June 2006
Volume 6, Issue 6
Vision Sciences Society Annual Meeting Abstract  |   June 2006
Effects of perspective jitter on vection and visual control of posture are dissociated
Author Affiliations
  • Michiteru Kitazaki
    Research Center for Future Vehicle, Toyohashi University of Technology, 1-1 Hibarigaoka, Tempakucho, Toyohashi, Aichi 4418580, Japan, and Intelligent Sensing System Research Center, Toyohashi University of Technology
  • Taku Hashimoto
    Department of Knowledge-based Information Engineering, Toyohashi University of Technology
Journal of Vision June 2006, Vol.6, 149. doi:https://doi.org/10.1167/6.6.149
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      Michiteru Kitazaki, Taku Hashimoto; Effects of perspective jitter on vection and visual control of posture are dissociated. Journal of Vision 2006;6(6):149. https://doi.org/10.1167/6.6.149.

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      © ARVO (1962-2015); The Authors (2016-present)

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Vection is visually-induced self-motion perception. Palmisano and his colleagues (2000, 2003) reported the adding global-perspective jitter on expanding optical flow improved vection. We aimed to test if different types of jitter simulating viewpoint-change and/or eye-movement, and if the jitter enhanced both vection and postural sway. We simulated a linear forward/backward motion of the viewpoint in a 3-D cloud of dots (2730dots visible) and projected on a large screen (91x75deg). Four types of optical flow were used. (1) No-jitter condition was just a straight motion of viewpoint without jitter. (2) Viewpoint-jitter condition was a simulation of vertical oscillation (0.96Hz, amplitude 2.29deg) of viewpoint (eye position). (3) Eye-movement-jitter condition was a simulation of vertically oscillating eye-movement. (4) Line-of-sight-jitter condition was a simulation of vertical oscillation of line-of-sight (combination of (2) and (3)). Randomized 8 conditions (2 motion directions x 4 jitter conditions) were presented 10 times. Vection latency and postural sway were measured for 10 naive subjects. We found improvement of vection by any type of jitter (latency 1>2=3=4). Thus, the effective jitter is not specific to type of viewpoint/eye-movement, but generic. The jitter effect was more explicit in forward self-motion than backward self-motion. Observers inclined in the opposite direction of simulated self-motion, however, its amplitude was not affected by jitter. Since the jitter effect was specific to vection, it is suggested the processes for vection and visual control of posture are dissociated before the jitter modulates self-motion perception.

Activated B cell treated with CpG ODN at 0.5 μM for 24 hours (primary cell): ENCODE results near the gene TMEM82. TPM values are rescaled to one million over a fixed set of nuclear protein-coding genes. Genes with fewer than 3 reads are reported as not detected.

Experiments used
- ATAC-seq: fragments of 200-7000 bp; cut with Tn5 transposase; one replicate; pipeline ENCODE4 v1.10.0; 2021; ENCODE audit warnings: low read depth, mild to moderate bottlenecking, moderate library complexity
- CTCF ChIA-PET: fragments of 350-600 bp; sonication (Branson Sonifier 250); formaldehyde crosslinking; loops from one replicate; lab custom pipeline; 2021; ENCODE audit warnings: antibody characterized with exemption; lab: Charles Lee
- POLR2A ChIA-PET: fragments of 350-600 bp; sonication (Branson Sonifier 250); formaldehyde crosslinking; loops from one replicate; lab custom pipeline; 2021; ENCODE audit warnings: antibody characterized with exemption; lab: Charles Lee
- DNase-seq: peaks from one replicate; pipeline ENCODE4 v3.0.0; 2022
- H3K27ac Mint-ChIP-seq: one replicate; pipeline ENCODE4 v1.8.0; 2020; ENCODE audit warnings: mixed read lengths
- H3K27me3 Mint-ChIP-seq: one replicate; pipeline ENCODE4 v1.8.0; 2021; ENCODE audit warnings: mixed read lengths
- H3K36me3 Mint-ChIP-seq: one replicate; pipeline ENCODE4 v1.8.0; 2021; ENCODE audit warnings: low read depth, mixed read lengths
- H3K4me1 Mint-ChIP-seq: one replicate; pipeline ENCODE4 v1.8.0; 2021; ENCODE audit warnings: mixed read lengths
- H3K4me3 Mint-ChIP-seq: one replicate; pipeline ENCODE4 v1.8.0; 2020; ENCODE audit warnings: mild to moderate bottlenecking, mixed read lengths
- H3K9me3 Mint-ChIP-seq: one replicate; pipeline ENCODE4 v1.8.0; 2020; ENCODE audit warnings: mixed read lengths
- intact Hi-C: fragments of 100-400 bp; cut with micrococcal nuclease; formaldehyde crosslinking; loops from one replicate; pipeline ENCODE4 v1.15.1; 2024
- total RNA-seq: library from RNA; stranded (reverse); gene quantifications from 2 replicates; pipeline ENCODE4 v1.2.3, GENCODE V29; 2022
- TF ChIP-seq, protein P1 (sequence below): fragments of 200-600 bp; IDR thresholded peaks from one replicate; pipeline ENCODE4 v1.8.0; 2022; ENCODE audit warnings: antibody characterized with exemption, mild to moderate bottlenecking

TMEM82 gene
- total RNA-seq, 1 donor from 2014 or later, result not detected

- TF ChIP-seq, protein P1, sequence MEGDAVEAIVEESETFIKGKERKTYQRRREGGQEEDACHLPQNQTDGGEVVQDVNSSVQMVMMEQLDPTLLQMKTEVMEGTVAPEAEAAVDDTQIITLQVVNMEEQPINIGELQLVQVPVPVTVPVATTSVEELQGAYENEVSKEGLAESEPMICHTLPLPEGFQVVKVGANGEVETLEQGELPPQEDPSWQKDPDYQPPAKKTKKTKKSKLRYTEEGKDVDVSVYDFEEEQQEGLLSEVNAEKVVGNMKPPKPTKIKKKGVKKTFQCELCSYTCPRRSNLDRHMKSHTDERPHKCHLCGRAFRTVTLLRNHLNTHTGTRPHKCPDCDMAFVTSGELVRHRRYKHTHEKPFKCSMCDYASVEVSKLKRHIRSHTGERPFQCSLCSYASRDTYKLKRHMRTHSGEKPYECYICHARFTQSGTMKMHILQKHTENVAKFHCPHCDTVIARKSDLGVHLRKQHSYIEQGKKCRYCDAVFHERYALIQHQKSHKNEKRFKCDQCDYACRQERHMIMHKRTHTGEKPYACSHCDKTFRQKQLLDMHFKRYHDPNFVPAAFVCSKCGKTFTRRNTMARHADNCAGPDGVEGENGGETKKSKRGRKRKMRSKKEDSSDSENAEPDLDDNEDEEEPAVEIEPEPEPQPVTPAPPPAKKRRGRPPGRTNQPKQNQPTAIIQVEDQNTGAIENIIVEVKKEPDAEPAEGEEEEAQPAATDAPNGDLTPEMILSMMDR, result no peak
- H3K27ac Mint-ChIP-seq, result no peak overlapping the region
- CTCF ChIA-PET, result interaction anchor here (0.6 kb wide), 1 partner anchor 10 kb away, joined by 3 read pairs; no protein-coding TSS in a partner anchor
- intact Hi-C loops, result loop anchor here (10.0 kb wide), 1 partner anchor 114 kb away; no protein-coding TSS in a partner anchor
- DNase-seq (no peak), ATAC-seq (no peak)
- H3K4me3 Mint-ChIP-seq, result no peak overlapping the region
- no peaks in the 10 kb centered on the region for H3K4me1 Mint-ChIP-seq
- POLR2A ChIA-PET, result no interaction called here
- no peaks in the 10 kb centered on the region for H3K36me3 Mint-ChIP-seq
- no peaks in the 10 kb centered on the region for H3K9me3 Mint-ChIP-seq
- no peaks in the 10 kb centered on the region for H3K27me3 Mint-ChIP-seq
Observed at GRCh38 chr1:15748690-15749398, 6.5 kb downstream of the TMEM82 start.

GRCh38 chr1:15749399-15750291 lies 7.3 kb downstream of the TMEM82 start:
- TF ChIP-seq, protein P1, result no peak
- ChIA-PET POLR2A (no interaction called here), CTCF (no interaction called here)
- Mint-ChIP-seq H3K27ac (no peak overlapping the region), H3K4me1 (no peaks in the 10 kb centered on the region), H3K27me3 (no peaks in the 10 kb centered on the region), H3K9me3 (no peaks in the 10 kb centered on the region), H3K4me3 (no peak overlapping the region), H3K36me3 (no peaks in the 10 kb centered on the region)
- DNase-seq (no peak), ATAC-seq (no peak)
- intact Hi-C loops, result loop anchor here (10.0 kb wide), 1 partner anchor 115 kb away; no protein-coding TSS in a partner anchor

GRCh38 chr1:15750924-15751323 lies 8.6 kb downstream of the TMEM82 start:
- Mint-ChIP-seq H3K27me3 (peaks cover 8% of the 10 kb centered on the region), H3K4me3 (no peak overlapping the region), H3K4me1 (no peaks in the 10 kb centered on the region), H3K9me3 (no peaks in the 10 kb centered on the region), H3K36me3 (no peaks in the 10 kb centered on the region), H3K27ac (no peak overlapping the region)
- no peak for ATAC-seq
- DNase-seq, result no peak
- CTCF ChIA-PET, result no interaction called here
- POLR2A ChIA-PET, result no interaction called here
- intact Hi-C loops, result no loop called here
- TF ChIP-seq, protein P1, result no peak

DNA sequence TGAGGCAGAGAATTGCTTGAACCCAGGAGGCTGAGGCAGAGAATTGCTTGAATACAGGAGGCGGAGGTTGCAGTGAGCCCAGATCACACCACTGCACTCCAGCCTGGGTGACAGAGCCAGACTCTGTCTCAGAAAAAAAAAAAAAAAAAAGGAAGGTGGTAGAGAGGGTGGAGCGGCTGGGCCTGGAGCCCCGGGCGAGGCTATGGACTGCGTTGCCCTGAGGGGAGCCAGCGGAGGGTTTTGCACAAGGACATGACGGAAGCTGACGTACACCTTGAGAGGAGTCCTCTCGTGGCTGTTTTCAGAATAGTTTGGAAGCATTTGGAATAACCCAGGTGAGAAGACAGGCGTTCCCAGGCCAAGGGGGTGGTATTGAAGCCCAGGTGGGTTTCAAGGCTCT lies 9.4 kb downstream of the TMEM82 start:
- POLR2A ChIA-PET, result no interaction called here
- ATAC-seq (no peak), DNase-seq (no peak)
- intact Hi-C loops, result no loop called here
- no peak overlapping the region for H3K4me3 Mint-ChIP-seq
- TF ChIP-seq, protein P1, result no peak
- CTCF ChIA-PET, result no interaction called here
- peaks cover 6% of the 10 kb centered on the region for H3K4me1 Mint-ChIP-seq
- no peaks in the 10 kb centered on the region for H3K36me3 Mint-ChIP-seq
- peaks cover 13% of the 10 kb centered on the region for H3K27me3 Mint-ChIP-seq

Kitazaki, M. Hashimoto, T. (2006). Effects of perspective jitter on vection and visual control of posture are dissociated [Abstract]. Journal of Vision, 6(6):149, 149a, http://journalofvision.org/6/6/149/, doi:10.1167/6.6.149. [CrossRef]
 This research was supported by Nissan Science Foundation and Ministry of Education, Culture, Sports, Science and Technology, Japan.

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